German shareholder association DSW is holding firm on its wish to have a special audit of Deutsche Bank’s governance be conducted to ensure that scandals like Libor rigging don’t happen again.
Speaking at a news conference in Frankfurt, DSW Vice President Klaus Nieding said the association would seek another shareholder vote on the audit at Deutsche’s annual general meeting (AGM) in May if it does not succeed in getting one through legal means.
At Deutsche’s 2015 AGM, a shareholder proposal from the DSW urging the audit failed with 14.35% of the votes in favour. Among the investors supporting the measure were Dutch pension investor PGGM and the British Columbia Investment Management Corp.
Following the AGM, the DSW decided to make use of its legal right to request the governance audit from a Frankfurt court. That right stems from the fact that the association represented more than €100,000 worth of share capital in Deutsche prior to the AGM.
But as the court has yet to decide and may not before Deutsche’s upcoming AGM, Nieding, whose firm Nieding + Barth, is involved in investor action against VW, said the association would re-submit its proposal from 2015. “We already have enough investors to put it on the agenda,” said DSW Managing Director Marc Tüngler, who also spoke at the conference. But Tüngler and Nieding stressed that the DSW was only remaining firm on the audit, as Deutsche refuses to have one done voluntarily.For its part, Deutsche says a governance audit – which shareholders in the bank would have to finance – is unnecessary, as most of the management that was in place during the scandals has left.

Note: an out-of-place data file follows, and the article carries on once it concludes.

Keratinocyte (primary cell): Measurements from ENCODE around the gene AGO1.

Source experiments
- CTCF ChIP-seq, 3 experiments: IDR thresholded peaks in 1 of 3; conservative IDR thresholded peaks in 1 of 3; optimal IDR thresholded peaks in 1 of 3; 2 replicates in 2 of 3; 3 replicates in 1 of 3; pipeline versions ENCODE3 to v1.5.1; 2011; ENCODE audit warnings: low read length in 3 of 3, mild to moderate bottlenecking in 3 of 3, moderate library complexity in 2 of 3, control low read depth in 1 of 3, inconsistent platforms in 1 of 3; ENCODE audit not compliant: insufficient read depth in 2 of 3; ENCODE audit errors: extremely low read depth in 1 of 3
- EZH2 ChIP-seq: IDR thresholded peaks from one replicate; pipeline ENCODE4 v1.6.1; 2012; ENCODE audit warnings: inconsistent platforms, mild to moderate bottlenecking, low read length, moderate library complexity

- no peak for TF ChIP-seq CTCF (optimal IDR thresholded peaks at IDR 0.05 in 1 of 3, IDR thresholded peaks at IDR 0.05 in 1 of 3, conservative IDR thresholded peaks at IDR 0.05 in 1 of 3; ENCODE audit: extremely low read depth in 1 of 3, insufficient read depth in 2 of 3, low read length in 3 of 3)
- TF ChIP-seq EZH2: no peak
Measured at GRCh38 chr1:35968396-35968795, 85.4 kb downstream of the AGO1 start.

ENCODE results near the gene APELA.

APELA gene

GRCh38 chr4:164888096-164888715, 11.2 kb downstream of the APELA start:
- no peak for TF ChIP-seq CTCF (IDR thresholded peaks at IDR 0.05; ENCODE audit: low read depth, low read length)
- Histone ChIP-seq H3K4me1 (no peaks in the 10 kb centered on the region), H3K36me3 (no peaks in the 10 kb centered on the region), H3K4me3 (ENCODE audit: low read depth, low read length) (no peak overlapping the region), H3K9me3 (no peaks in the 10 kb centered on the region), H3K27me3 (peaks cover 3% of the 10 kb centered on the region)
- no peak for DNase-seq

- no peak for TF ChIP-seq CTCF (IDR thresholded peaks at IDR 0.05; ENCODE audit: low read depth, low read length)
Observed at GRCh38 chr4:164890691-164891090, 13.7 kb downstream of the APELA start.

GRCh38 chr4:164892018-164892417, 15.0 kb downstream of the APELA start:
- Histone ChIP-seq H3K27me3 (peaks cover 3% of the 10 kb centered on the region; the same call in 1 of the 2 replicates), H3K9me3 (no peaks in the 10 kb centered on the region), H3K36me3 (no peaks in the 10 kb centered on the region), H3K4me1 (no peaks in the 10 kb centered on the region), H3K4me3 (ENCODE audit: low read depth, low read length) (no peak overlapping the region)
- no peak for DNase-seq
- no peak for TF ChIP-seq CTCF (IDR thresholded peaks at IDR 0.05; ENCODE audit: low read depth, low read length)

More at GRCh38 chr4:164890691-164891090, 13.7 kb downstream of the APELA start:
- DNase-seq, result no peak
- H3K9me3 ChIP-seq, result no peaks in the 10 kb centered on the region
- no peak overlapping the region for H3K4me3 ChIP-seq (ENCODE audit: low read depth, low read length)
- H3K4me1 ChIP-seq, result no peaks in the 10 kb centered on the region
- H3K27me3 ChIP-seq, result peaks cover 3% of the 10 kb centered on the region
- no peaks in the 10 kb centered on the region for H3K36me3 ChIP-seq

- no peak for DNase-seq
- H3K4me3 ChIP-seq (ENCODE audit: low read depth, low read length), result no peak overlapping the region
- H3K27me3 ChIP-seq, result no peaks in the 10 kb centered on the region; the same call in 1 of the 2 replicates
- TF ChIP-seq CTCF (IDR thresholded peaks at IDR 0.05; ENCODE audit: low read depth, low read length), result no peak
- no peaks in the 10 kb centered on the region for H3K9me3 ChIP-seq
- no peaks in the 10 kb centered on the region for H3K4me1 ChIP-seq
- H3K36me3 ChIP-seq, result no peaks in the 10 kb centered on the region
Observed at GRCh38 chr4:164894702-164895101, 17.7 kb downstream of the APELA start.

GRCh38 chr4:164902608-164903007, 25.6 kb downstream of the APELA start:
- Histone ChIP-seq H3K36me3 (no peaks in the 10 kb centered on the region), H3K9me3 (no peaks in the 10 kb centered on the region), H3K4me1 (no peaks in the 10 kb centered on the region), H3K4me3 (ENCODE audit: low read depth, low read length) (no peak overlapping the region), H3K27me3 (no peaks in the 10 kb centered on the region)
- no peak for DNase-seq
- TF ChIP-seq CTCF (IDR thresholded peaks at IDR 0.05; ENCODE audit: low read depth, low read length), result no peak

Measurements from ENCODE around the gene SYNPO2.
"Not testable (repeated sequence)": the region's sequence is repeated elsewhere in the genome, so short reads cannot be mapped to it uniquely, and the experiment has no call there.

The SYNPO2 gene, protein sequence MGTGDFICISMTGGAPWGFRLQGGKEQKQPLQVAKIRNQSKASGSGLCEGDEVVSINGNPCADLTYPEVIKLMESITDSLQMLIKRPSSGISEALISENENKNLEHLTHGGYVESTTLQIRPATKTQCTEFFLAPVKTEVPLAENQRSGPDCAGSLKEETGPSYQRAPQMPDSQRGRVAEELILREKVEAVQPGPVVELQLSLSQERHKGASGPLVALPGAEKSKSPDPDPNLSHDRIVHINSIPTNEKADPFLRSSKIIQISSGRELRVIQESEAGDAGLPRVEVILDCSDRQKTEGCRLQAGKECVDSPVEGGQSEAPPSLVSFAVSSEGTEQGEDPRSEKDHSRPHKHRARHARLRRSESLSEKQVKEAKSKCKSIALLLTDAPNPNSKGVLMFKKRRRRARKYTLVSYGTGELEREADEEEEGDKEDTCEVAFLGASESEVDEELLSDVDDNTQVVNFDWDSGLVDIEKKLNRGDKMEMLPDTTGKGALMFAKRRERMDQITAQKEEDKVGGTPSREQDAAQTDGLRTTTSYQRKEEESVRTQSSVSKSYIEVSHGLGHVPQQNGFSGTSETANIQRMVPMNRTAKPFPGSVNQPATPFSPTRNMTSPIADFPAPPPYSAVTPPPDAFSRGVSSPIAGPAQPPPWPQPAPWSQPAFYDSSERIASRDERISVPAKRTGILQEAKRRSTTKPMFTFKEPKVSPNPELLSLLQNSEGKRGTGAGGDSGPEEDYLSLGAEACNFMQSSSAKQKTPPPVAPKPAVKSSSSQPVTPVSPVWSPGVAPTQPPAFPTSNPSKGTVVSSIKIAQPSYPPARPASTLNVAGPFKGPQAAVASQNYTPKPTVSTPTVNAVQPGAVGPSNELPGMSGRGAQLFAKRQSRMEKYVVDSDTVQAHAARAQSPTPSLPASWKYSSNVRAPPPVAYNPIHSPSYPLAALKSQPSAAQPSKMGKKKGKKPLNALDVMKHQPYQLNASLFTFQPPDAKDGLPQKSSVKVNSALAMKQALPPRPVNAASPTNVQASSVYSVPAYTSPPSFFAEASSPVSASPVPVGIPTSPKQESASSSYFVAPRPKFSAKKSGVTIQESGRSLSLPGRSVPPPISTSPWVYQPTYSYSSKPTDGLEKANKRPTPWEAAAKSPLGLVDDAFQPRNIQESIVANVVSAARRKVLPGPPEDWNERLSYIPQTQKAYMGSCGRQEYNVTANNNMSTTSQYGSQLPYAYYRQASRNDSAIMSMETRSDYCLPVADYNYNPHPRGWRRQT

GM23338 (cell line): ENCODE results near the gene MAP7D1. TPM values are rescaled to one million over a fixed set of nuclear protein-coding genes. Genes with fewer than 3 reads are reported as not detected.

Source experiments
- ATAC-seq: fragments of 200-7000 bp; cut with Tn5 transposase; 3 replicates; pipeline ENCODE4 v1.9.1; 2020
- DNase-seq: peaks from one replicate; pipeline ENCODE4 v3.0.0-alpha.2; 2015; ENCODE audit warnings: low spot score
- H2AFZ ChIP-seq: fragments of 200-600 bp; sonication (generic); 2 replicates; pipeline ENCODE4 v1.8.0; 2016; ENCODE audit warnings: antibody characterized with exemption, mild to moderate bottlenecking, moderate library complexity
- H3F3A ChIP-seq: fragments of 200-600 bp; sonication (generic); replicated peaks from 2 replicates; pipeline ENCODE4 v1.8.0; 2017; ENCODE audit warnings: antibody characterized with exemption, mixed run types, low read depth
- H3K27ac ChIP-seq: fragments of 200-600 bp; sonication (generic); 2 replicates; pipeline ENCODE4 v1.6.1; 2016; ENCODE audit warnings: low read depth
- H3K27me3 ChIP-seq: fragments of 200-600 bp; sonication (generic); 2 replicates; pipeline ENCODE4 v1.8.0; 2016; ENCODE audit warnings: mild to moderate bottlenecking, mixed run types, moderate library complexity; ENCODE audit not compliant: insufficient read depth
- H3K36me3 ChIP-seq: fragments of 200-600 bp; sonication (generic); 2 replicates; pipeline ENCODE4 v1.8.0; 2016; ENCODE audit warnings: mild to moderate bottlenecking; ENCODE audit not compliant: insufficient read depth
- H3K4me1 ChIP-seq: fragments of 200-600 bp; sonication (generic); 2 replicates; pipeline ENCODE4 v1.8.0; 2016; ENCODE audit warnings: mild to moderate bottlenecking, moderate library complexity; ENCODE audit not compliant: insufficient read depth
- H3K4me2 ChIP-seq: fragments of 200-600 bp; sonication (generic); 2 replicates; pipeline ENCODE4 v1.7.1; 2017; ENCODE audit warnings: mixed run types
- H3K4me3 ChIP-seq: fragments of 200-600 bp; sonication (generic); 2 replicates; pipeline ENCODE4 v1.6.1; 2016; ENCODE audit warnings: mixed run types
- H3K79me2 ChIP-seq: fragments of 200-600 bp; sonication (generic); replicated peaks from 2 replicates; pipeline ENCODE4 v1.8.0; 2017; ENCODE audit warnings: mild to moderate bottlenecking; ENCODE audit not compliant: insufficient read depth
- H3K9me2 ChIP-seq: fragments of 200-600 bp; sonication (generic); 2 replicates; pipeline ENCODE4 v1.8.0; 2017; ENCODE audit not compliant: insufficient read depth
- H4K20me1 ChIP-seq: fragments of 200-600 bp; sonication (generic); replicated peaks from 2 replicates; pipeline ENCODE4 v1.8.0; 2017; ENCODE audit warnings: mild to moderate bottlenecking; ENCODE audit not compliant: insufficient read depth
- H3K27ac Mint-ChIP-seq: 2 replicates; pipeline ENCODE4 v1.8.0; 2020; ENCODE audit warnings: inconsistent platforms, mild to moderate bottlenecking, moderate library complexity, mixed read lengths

Indeed, Anshu Jain was forced to resign as Chief Executive shortly after last year’s AGM after nearly 40% of shareholders voted against discharging him and the rest of the management board. Jain has been replaced by John Cryan, a former Chief Financial Officer at UBS.
Following a loss of €6.8bn for 2015, Cryan is trying to turn the bank around by cutting 9,000 jobs, selling assets like retail bank Postbank and shutting down operations in 10 countries outside of Germany. At a news conference late last January, Cryan expressed hope that Deutsche could settle most of the legal claims and regulatory fines related to the past scandals. The bank has set aside €5.5bn for the settlements and could be forced to raise that number.
Asked to comment on Cryan’s restructuring efforts, the DSW’s Nieding said that while they were laudable, the CEO had not yet articulated a vision for the bank’s future. He said: “It continues to have problems in its investment banking division and after it sells Postbank, it will no longer be among the top ten (universal) banks. So, investors want to know what the future business model will be for Deutsche.”